July 21, 2015 By Jackie Strawbridge
After finally starting work on the long-delayed Pulaski Bridge bikeway, the DOT has hit another setback, with the project’s completion date pushed back to the spring of 2016.
The Department of Transportation told the LIC Post on Tuesday that completion of the bikeway is now expected in April 2016, due to “drainage design issues.”
According to officials, part of the construction process for the bikeway involves installing more than 2,000 feet of barriers. Because of these drainage problems, the DOT has to hold off on installing the barriers, which the agency had originally intended to do this year.
When the DOT unveiled plans for the bikeway, it was expected to be implemented in 2014, but got held up in the contracting process, pushing the end date to spring of 2015.
Further red tape and design complications ensued, setting completion back again several months. A post on the DOT’s Facebook page from May projected completion for December of this year.
Currently, cyclists and pedestrians on the Pulaski share a narrow path. The bikeway project will eliminate a lane of Brooklyn-bound traffic to create a two-way protected bike path next to a protected pedestrian path.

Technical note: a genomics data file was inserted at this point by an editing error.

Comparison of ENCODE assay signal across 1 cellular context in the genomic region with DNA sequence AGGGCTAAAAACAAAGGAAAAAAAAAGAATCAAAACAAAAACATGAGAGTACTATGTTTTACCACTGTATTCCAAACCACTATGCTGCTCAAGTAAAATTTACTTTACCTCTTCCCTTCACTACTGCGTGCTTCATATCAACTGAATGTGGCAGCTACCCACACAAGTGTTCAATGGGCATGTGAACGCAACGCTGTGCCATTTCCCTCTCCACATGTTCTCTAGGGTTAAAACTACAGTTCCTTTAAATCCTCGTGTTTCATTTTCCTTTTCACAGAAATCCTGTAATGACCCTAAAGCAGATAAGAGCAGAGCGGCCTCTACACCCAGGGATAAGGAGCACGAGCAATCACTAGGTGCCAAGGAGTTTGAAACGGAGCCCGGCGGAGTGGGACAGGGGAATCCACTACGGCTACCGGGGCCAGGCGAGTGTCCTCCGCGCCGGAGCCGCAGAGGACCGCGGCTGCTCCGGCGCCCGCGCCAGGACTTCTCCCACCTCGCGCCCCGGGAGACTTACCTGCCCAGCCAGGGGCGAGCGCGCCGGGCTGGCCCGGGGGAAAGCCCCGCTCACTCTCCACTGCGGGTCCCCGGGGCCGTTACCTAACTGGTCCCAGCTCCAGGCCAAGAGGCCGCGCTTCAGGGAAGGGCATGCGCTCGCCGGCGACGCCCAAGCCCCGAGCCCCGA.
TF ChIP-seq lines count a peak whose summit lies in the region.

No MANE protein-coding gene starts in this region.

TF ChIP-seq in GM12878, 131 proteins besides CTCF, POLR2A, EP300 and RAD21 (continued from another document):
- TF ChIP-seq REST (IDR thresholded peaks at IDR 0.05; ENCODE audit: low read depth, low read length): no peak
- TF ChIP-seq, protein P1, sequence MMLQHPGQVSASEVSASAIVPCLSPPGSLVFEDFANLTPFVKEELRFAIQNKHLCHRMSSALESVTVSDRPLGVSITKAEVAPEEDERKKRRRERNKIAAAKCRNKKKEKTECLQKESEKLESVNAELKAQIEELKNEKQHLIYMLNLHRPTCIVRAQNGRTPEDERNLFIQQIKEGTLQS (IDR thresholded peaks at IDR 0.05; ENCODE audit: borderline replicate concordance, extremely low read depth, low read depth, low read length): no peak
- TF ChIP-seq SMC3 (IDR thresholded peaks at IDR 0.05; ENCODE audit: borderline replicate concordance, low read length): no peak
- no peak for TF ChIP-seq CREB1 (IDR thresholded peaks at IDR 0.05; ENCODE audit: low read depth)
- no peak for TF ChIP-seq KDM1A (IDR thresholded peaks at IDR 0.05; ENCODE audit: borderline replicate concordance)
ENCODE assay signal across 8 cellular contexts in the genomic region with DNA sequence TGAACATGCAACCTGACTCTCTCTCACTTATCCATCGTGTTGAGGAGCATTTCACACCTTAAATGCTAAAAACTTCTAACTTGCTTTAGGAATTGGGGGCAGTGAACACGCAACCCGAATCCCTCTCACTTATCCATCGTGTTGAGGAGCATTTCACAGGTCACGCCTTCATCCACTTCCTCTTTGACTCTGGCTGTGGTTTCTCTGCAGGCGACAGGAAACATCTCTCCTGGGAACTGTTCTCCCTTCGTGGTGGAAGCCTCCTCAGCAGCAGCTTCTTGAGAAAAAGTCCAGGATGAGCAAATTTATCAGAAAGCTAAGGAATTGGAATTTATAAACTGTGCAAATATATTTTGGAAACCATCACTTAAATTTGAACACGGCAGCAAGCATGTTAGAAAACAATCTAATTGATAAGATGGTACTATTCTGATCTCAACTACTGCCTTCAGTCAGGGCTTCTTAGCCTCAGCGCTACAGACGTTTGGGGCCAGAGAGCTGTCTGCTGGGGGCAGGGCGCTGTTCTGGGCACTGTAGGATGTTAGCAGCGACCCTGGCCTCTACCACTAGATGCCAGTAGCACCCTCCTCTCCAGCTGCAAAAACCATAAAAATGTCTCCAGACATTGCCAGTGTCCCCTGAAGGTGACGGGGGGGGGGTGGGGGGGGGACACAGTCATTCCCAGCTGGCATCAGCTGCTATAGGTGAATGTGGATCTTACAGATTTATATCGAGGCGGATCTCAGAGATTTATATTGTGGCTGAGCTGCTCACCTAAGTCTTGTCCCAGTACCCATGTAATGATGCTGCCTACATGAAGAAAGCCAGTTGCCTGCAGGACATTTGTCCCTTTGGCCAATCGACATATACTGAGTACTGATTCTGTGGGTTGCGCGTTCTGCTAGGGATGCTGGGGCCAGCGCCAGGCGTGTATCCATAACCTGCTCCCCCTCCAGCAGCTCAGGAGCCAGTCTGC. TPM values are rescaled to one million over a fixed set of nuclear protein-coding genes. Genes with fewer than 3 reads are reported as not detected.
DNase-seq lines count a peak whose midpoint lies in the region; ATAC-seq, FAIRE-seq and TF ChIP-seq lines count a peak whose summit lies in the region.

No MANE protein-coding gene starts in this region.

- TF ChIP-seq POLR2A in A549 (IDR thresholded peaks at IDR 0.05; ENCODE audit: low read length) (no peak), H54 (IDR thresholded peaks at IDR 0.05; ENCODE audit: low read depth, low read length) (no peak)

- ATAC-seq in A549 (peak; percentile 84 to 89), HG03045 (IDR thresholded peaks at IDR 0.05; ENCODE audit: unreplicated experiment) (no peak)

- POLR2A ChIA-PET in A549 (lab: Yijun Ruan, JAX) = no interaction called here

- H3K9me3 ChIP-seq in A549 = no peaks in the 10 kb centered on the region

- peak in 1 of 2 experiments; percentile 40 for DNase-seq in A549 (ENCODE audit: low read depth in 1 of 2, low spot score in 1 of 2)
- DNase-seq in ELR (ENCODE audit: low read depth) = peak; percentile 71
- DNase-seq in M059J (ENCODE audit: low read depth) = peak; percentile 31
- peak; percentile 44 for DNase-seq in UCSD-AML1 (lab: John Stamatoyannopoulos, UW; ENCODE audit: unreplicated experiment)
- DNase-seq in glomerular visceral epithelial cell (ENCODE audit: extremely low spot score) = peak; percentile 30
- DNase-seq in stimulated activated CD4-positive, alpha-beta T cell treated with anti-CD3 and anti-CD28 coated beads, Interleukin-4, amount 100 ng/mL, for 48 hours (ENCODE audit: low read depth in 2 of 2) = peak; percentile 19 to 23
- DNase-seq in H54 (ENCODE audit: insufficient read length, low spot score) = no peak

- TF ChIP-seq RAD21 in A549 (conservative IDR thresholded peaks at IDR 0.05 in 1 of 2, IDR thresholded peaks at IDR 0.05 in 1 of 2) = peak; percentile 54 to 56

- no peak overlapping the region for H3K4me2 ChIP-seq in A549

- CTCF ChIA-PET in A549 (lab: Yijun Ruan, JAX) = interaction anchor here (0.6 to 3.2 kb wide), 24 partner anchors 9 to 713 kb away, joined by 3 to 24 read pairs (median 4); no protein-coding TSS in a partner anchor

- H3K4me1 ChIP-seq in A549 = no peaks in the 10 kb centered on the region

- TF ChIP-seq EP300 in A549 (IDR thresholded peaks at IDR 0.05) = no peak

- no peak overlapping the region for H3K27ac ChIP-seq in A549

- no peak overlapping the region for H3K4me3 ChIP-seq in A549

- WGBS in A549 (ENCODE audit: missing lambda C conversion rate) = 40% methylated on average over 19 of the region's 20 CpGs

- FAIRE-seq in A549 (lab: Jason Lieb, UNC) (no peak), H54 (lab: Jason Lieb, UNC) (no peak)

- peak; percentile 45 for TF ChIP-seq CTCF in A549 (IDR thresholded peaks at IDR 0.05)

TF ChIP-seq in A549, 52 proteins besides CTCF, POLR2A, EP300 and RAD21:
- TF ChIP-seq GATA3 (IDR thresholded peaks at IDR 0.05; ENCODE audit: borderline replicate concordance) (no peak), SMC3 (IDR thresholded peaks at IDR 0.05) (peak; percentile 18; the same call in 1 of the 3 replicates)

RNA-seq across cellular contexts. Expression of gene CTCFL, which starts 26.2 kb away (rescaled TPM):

Elected officials on both sides of the bridge expressed some disappointment with the delay.
“We are disappointed that this important project will be delayed and will work with the DOT to get it completed as soon as possible,” Councilman Jimmy Van Bramer said. “With Citi Bike on its way to Long Island City and commuter cycling continuing to grow in Western Queens, the Pulaski Bridge protected bike lane will provide a critical connector to local residents looking for safe transportation options.”
Assemblyman Joseph Lentol, who represents the Brooklyn side of the bridge, said, “while the postponement of the Pulaski Bridge’s dedicated bike lane is unfortunate, the reliability and effectiveness of the bike lane installation is paramount.”
“I was hopeful my constituents would be on their way to taking advantage of this great addition but now we must wait. I look forward to working with the New York City Department of Transportation on future projects to improve my district’s transportation network,” Lentol continued.
Work on the bikeway project began in March, with the contractor conducting a series of brief drawbridge openings, according to a DOT advisory.
“Drainage design issues” for the concrete barriers just like the other ones on the bridge. Is that what they are calling kickbacks now? I am sure there are lots of billable hours that will get cycled into some shell firm to address this so-called problem.
YES! YES! YES! YES! YES!